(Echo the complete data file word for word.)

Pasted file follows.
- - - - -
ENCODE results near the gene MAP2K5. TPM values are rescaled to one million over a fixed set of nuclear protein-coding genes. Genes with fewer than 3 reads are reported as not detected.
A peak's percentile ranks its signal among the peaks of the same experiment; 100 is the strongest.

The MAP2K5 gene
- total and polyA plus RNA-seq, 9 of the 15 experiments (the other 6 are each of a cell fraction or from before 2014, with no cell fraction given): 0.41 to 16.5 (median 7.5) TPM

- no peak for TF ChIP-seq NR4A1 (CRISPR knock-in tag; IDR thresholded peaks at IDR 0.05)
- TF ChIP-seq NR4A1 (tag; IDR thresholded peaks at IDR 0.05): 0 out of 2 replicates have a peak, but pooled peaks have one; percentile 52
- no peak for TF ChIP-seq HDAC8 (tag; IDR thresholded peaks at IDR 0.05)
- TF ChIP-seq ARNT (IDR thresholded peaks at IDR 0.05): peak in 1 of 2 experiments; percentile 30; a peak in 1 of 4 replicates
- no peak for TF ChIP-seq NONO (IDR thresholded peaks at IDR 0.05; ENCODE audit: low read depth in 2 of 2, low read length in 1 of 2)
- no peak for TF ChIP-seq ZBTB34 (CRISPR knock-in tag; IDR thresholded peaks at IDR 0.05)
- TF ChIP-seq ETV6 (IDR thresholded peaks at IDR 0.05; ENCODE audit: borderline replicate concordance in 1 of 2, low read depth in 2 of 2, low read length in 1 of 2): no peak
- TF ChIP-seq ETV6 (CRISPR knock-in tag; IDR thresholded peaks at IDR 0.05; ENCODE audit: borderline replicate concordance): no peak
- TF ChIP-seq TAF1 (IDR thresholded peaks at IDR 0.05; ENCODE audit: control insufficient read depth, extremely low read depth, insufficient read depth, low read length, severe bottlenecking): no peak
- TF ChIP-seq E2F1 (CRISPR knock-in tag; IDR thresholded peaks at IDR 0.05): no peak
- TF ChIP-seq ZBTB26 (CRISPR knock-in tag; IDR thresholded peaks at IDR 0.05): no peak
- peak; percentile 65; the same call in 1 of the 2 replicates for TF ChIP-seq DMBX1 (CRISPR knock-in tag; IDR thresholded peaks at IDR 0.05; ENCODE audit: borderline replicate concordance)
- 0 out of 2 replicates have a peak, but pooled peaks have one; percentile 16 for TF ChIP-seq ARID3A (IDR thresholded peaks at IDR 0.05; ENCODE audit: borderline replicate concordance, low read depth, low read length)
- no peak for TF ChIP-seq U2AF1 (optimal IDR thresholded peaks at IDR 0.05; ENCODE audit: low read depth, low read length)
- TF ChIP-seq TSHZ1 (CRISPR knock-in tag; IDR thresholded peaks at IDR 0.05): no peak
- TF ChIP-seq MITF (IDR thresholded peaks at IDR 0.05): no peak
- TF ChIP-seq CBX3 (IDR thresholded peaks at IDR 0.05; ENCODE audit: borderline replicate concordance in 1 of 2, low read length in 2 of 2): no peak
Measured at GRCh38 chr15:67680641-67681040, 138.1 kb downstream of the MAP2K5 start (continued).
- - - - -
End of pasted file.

ENCODE results near the gene MAP2K5. TPM values are rescaled to one million over a fixed set of nuclear protein-coding genes. Genes with fewer than 3 reads are reported as not detected.
A peak's percentile ranks its signal among the peaks of the same experiment; 100 is the strongest.

The MAP2K5 gene
- total and polyA plus RNA-seq, 9 of the 15 experiments (the other 6 are each of a cell fraction or from before 2014, with no cell fraction given): 0.41 to 16.5 (median 7.5) TPM

- no peak for TF ChIP-seq NR4A1 (CRISPR knock-in tag; IDR thresholded peaks at IDR 0.05)
- TF ChIP-seq NR4A1 (tag; IDR thresholded peaks at IDR 0.05): 0 out of 2 replicates have a peak, but pooled peaks have one; percentile 52
- no peak for TF ChIP-seq HDAC8 (tag; IDR thresholded peaks at IDR 0.05)
- TF ChIP-seq ARNT (IDR thresholded peaks at IDR 0.05): peak in 1 of 2 experiments; percentile 30; a peak in 1 of 4 replicates
- no peak for TF ChIP-seq NONO (IDR thresholded peaks at IDR 0.05; ENCODE audit: low read depth in 2 of 2, low read length in 1 of 2)
- no peak for TF ChIP-seq ZBTB34 (CRISPR knock-in tag; IDR thresholded peaks at IDR 0.05)
- TF ChIP-seq ETV6 (IDR thresholded peaks at IDR 0.05; ENCODE audit: borderline replicate concordance in 1 of 2, low read depth in 2 of 2, low read length in 1 of 2): no peak
- TF ChIP-seq ETV6 (CRISPR knock-in tag; IDR thresholded peaks at IDR 0.05; ENCODE audit: borderline replicate concordance): no peak
- TF ChIP-seq TAF1 (IDR thresholded peaks at IDR 0.05; ENCODE audit: control insufficient read depth, extremely low read depth, insufficient read depth, low read length, severe bottlenecking): no peak
- TF ChIP-seq E2F1 (CRISPR knock-in tag; IDR thresholded peaks at IDR 0.05): no peak
- TF ChIP-seq ZBTB26 (CRISPR knock-in tag; IDR thresholded peaks at IDR 0.05): no peak
- peak; percentile 65; the same call in 1 of the 2 replicates for TF ChIP-seq DMBX1 (CRISPR knock-in tag; IDR thresholded peaks at IDR 0.05; ENCODE audit: borderline replicate concordance)
- 0 out of 2 replicates have a peak, but pooled peaks have one; percentile 16 for TF ChIP-seq ARID3A (IDR thresholded peaks at IDR 0.05; ENCODE audit: borderline replicate concordance, low read depth, low read length)
- no peak for TF ChIP-seq U2AF1 (optimal IDR thresholded peaks at IDR 0.05; ENCODE audit: low read depth, low read length)
- TF ChIP-seq TSHZ1 (CRISPR knock-in tag; IDR thresholded peaks at IDR 0.05): no peak
- TF ChIP-seq MITF (IDR thresholded peaks at IDR 0.05): no peak
- TF ChIP-seq CBX3 (IDR thresholded peaks at IDR 0.05; ENCODE audit: borderline replicate concordance in 1 of 2, low read length in 2 of 2): no peak
Measured at GRCh38 chr15:67680641-67681040, 138.1 kb downstream of the MAP2K5 start (continued).